After years of fiddling around and too often failing, there are definite signs of improvement in my propagating. And so there should be considering the number of workshops attended and books read. Here, because it might save you time if you are starting off and I might forget, are the tips I have found useful over recent years.
First of all is the question of what to sow seeds in. At the start, I bought a whole stack of full sized seed trays. A mistake. These tempted me to scatter the whole surface with seeds. This meant ending up with far too many seedlings (if they all germinated) or wasting a whole packet of seed and time. Those trays also took lots of room which was precious when I only had a couple of cold frames. For me, even half a seed tray is usually too much and the quarter size ones are just about perfect for most seeds. I can fit four times as many in the same space and feed my seed sowing obsession by sowing many more varieties. For larger seeds, I use and reuse module trays; these are brilliant for pricking out small seedlings too.
The sowing medium is obviously key and despite all the advice about specialist seed compost I have resolutely stuck with peat free multi purpose compost. Now perlite or grit might be added, but the best choice for me over the last few years has been Silva Grow which is always on offer (5 bags for 4) at local builders merchant. It is light and well composted and I have never had a bad bag.
Nasturtium Tip Top growing happily in a module tray filled with Silva Grow peatfree compost
Filling the seed tray up to the top, tapping gently on a bench to remove air pockets and firming down the surface of compost has become a habit. Obviously, sowing seeds thinly to give them room is important and for me, with small seeds, still a work in progress. For years, after sowing the seeds I would cover them with a sprinkling of compost, but now a light dusting of vermiculite is usually how I top the tray off. Grit a la Carol Klein is very satisfying, but I don’t always have it.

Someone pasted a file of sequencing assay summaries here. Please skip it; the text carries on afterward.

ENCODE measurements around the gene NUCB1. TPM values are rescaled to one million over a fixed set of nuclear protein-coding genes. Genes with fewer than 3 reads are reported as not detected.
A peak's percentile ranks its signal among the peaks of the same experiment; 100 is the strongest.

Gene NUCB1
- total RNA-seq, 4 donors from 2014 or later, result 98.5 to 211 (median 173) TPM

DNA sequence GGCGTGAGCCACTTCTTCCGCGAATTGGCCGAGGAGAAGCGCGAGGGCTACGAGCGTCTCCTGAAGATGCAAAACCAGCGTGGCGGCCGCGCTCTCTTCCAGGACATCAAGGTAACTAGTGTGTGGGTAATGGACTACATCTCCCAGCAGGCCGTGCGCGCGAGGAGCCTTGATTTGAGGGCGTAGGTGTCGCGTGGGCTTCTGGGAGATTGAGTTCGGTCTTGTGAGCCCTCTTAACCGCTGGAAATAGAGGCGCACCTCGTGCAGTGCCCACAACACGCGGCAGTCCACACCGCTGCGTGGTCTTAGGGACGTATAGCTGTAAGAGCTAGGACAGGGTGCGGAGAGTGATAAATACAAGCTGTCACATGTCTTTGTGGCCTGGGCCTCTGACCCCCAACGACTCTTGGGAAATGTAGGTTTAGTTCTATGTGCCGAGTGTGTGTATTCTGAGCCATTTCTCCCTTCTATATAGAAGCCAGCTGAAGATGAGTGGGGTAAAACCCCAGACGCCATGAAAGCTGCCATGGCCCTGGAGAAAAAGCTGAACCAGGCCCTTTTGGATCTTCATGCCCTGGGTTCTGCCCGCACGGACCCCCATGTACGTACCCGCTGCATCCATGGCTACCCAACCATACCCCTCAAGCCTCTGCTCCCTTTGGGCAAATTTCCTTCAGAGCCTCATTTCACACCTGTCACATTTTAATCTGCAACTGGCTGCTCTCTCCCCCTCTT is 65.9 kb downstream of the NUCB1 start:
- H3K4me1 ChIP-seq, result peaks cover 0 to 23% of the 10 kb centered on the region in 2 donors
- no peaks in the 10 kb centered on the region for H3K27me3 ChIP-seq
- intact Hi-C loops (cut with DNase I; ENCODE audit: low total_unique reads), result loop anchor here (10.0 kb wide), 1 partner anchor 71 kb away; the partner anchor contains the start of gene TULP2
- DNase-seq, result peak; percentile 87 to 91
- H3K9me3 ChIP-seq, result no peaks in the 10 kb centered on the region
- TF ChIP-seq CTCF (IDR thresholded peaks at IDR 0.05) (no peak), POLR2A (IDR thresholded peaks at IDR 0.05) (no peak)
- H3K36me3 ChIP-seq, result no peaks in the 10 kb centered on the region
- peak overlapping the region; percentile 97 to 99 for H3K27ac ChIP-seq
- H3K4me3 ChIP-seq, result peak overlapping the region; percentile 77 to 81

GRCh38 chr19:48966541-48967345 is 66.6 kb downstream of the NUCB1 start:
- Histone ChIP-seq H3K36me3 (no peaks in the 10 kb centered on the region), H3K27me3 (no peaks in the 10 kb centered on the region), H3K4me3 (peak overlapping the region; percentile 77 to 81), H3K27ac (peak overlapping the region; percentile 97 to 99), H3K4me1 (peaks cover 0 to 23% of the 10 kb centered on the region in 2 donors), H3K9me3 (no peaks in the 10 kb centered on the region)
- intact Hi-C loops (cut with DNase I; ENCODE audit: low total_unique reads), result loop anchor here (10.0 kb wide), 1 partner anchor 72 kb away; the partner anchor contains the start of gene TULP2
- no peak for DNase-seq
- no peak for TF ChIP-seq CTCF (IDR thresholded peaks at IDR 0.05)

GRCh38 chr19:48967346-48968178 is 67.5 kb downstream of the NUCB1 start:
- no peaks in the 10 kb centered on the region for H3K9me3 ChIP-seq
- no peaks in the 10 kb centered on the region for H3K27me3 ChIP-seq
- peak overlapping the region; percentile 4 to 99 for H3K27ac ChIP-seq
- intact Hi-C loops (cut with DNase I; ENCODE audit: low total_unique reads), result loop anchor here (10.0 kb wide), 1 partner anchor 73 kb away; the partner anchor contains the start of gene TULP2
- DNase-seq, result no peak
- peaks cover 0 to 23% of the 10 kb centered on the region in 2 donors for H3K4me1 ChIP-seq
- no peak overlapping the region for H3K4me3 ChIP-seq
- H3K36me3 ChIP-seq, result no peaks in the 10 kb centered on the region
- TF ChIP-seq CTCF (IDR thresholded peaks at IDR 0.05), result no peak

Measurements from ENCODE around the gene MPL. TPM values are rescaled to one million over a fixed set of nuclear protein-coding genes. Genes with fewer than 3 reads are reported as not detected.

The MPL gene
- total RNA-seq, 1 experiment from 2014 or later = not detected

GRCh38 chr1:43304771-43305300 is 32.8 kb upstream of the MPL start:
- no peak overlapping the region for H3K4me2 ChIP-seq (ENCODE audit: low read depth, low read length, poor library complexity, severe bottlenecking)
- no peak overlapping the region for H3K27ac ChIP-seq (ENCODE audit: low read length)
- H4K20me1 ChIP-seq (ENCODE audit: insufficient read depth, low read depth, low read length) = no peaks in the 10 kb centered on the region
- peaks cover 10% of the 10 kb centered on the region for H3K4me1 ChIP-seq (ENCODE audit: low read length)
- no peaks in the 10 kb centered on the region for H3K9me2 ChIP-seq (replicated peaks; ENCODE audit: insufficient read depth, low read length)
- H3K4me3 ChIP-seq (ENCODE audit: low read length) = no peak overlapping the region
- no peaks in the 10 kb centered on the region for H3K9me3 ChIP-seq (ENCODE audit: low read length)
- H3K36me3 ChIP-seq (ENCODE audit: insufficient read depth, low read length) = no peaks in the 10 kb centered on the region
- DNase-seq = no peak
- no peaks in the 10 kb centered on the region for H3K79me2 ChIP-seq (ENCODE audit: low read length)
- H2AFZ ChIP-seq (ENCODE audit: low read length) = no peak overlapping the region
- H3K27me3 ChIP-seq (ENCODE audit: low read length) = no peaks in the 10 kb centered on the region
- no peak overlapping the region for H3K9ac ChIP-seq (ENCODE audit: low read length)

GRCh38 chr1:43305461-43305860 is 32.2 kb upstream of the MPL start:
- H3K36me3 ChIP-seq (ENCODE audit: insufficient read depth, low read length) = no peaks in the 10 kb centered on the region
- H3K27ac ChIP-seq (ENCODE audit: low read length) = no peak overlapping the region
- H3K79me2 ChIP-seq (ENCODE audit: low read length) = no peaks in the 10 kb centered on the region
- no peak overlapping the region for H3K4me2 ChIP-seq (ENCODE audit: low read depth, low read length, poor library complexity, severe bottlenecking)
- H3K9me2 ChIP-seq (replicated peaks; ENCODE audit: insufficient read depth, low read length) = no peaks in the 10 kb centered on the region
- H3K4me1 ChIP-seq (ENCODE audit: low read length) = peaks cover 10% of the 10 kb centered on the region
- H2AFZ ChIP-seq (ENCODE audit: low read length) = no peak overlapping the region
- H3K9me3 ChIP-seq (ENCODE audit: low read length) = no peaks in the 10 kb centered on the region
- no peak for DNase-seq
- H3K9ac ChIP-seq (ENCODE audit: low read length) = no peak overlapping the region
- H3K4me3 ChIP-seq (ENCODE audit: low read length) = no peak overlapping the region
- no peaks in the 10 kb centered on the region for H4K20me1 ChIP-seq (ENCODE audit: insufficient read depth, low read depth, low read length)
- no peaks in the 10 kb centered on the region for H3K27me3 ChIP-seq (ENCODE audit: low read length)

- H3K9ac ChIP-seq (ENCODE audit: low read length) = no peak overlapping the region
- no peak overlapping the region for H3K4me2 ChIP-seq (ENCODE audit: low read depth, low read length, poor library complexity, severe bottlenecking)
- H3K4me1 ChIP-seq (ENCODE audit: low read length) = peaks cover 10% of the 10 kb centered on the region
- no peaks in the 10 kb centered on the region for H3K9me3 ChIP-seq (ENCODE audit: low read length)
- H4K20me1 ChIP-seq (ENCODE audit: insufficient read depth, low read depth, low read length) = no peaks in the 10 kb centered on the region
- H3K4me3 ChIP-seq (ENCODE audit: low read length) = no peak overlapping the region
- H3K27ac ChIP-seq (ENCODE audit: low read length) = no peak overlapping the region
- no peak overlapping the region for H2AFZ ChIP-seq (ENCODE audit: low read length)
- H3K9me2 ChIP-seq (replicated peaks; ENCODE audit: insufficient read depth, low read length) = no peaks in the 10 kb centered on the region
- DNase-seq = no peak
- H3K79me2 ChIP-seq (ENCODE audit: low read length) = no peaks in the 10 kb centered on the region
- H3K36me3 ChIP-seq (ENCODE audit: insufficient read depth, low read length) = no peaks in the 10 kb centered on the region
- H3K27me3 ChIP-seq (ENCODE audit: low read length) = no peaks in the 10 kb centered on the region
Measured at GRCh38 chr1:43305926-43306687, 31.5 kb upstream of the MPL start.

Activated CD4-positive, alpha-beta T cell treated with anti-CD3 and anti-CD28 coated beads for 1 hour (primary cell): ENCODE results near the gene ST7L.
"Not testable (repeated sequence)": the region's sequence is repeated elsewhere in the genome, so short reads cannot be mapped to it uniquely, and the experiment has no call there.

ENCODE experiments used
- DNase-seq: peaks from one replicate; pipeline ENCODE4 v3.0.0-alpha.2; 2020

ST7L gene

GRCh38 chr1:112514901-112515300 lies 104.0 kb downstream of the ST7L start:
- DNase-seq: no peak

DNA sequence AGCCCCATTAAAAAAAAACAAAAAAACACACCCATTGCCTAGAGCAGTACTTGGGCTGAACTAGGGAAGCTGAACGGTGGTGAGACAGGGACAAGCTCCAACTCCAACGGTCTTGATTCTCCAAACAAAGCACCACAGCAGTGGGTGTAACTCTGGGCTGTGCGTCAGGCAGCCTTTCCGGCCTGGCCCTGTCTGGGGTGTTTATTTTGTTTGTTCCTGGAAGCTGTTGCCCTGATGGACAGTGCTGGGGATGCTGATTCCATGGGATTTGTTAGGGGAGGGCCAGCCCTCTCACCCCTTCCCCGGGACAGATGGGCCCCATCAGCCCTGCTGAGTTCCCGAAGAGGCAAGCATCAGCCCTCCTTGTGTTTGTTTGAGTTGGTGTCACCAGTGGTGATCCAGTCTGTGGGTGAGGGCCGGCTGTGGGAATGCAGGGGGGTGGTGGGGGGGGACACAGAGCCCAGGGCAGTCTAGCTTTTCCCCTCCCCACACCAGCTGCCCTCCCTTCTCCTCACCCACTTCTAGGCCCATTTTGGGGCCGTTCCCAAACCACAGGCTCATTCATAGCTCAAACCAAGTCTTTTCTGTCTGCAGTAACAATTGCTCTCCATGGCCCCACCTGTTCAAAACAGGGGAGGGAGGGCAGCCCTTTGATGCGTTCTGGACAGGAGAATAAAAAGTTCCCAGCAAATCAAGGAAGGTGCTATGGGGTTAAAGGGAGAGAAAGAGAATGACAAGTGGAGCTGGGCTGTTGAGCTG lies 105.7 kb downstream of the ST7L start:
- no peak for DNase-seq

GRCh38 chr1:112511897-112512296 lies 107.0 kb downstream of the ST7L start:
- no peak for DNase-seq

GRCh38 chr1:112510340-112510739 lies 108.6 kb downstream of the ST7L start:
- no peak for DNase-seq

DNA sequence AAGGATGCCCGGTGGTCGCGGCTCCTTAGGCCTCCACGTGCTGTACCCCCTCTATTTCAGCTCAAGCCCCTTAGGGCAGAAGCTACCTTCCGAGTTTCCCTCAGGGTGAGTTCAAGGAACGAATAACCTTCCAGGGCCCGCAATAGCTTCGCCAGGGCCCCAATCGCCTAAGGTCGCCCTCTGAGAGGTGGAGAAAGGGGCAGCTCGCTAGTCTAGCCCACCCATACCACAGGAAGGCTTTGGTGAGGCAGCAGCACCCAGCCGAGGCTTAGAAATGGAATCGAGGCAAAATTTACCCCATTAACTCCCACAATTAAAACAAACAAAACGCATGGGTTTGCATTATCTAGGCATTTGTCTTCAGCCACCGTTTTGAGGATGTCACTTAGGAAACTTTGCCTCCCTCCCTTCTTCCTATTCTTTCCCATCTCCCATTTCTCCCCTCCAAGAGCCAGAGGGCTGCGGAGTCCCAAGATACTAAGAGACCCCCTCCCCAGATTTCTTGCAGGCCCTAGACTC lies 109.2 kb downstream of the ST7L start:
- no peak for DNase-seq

In the past I would then drench the carefully sown seeds by watering them from the top with a watering can, but now the trays are put in a tray of water to soak up water and when the top looks damp they are taken out. At least that is the idea. Honestly lots are left too long, but it doesn’t usually matter. At least unintended heavy drops of water from a watering can rose doesn’t wash them away.
Also, in the past I would have forgotten the crucial stage of labelling, thinking I would remember. Of course I most often didn’t and would have to try to work out what was what from emerging leaves. White plastic labels seem to get everywhere, but they are an essential part of this process. Once they have been used up, I might try a non-plastic option, but for now reusing them as many times as possible has to be a good enough environmental compromise. And while pencil works, I prefer a permanent marker pen as it’s easier to read.
The courses last year offered many propagating tips which debunked popular gardening wisdom. The first one was that it isn’t always essential to wait for the seedling’s true leaves to appear before pricking out. Have tried this and have been nicely amazed that it doesn’t seem to make any difference. The second was not to bother with hormone rooting powder and this is one I am experimenting with.
Seeds should be used up year on year and fresh bought in annually and keeping them in a sealed container in the fridge would be the ideal, but I don’t live alone and compromises on this front have to be made. It is surprising how many neglected and badly stored packets germinate cheerfully, but I would certainly avoid disappointment if I improved this part of the process.
No matter how often I sow seeds, the pleasure of seeing the first one in a tray push through the compost surface never gets stale. Nobody needs to tell me how lucky I am to have acquired a greenhouse, but I am genuinely surprised by how quickly it fills up.